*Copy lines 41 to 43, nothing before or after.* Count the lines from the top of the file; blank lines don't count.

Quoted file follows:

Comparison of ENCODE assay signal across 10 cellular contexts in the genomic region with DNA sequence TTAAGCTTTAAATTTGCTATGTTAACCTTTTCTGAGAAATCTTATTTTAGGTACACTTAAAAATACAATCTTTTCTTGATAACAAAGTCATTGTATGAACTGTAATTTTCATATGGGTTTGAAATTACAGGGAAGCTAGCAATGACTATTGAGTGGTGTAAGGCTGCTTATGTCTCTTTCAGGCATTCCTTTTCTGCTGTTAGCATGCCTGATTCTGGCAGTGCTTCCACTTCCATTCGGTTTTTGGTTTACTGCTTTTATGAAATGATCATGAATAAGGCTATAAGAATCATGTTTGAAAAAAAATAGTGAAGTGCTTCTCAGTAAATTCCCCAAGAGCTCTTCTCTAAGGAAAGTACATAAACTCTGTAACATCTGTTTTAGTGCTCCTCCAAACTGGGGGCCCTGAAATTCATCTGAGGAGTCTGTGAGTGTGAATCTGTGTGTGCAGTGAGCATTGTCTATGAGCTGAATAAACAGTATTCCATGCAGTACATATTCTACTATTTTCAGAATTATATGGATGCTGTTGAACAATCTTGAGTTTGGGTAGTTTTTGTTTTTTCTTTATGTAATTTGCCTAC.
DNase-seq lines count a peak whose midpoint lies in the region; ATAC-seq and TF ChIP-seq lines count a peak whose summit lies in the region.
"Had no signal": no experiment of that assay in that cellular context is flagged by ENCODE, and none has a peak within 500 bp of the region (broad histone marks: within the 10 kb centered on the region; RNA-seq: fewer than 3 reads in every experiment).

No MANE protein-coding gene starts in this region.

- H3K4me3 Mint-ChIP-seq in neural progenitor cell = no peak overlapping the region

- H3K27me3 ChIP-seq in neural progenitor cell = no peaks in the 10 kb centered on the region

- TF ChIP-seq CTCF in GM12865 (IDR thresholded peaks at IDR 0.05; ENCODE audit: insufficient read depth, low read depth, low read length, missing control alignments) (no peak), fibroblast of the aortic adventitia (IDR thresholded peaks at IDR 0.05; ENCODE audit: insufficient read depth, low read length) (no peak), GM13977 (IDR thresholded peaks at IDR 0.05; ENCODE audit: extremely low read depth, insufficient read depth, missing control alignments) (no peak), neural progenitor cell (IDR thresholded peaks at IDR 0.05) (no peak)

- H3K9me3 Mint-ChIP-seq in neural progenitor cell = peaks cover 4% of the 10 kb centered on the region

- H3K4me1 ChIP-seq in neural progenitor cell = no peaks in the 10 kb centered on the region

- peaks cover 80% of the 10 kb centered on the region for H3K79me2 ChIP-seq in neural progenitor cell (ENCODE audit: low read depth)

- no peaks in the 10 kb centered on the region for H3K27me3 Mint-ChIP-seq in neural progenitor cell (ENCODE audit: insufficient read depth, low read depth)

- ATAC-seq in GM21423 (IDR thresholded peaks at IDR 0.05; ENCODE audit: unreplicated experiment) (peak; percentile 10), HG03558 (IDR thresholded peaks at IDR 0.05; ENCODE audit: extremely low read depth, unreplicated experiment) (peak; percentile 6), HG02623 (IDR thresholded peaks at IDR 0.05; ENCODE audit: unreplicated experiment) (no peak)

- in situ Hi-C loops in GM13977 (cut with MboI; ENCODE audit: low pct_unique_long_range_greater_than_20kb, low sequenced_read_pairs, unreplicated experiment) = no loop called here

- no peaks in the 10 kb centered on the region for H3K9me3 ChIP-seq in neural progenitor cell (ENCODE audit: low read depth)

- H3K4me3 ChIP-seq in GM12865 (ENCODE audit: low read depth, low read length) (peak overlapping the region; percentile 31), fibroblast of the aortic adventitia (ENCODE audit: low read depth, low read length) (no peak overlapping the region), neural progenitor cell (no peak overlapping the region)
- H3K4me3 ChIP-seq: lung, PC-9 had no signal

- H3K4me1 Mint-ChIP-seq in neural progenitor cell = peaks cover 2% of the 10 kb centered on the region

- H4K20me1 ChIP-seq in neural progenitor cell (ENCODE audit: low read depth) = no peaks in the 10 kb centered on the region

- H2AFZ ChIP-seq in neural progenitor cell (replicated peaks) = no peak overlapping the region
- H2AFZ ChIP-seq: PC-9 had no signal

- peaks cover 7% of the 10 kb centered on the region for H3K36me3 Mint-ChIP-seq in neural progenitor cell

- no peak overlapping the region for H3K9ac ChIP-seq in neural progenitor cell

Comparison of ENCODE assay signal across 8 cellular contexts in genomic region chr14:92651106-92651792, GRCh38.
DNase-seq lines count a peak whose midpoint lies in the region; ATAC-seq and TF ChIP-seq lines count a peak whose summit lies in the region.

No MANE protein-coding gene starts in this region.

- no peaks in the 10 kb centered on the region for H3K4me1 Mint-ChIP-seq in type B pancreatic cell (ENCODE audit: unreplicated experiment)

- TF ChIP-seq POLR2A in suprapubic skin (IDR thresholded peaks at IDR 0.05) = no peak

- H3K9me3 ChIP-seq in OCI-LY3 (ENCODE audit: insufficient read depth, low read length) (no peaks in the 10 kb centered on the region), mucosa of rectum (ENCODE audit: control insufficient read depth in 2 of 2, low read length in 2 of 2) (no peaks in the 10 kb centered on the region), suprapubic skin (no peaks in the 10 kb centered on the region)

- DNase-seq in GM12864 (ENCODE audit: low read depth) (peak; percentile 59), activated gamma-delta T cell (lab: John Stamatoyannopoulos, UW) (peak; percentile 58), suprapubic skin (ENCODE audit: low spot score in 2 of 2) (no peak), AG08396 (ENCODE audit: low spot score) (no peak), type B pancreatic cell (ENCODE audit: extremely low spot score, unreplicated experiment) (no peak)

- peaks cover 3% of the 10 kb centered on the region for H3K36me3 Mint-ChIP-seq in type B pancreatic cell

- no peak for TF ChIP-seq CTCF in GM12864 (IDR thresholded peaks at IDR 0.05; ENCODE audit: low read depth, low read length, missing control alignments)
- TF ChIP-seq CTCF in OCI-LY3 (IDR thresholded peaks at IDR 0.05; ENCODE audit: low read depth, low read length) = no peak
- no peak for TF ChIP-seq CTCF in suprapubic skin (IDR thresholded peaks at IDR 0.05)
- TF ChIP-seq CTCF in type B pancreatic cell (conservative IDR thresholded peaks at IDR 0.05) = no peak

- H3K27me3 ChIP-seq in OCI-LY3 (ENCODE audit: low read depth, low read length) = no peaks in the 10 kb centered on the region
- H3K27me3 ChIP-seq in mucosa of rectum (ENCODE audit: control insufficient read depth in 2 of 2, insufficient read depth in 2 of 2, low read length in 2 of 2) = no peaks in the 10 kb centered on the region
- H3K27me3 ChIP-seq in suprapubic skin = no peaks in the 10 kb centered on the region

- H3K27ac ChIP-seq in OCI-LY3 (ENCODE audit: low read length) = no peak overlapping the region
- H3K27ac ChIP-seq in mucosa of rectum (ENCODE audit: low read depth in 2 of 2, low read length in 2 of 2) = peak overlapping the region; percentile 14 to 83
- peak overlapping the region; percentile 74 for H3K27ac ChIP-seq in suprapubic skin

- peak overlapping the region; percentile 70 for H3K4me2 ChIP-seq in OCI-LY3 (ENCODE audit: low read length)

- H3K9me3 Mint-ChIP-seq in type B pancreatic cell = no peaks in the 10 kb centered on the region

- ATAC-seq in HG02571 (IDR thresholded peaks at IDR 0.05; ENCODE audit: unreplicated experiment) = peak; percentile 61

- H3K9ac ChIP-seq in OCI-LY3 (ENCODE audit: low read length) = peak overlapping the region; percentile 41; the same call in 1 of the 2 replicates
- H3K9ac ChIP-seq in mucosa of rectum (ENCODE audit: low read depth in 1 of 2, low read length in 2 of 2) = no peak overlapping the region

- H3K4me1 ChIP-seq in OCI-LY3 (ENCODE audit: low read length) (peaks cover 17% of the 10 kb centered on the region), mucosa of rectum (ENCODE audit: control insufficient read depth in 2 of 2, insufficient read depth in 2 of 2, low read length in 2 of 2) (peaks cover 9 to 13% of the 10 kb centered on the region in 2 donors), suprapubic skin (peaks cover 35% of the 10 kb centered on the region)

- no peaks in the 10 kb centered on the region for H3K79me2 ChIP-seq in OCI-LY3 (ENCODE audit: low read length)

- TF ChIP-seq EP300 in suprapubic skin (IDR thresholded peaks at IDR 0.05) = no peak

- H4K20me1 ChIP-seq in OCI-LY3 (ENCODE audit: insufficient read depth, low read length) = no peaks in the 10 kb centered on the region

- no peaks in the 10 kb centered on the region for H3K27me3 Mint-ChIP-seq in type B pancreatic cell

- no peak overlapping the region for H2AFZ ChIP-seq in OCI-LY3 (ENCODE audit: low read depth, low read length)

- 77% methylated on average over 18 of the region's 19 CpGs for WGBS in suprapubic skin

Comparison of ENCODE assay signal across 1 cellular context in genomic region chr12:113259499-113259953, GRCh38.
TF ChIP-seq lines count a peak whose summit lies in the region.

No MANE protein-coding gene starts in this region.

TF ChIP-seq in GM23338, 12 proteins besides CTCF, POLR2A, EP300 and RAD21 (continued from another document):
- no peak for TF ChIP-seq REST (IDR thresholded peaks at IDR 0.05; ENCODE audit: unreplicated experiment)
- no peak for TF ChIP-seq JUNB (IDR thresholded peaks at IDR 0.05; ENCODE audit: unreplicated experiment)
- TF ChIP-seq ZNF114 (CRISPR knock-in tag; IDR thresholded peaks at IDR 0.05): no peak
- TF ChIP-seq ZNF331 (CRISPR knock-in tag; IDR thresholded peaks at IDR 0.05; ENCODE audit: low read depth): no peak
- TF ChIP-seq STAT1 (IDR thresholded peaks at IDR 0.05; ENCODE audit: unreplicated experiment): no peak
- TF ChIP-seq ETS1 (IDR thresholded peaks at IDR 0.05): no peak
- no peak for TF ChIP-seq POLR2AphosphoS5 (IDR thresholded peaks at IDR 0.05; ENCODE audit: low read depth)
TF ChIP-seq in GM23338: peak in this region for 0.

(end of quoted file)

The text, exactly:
- peak overlapping the region; percentile 70 for H3K4me2 ChIP-seq in OCI-LY3 (ENCODE audit: low read length)

- H3K9me3 Mint-ChIP-seq in type B pancreatic cell = no peaks in the 10 kb centered on the region

- ATAC-seq in HG02571 (IDR thresholded peaks at IDR 0.05; ENCODE audit: unreplicated experiment) = peak; percentile 61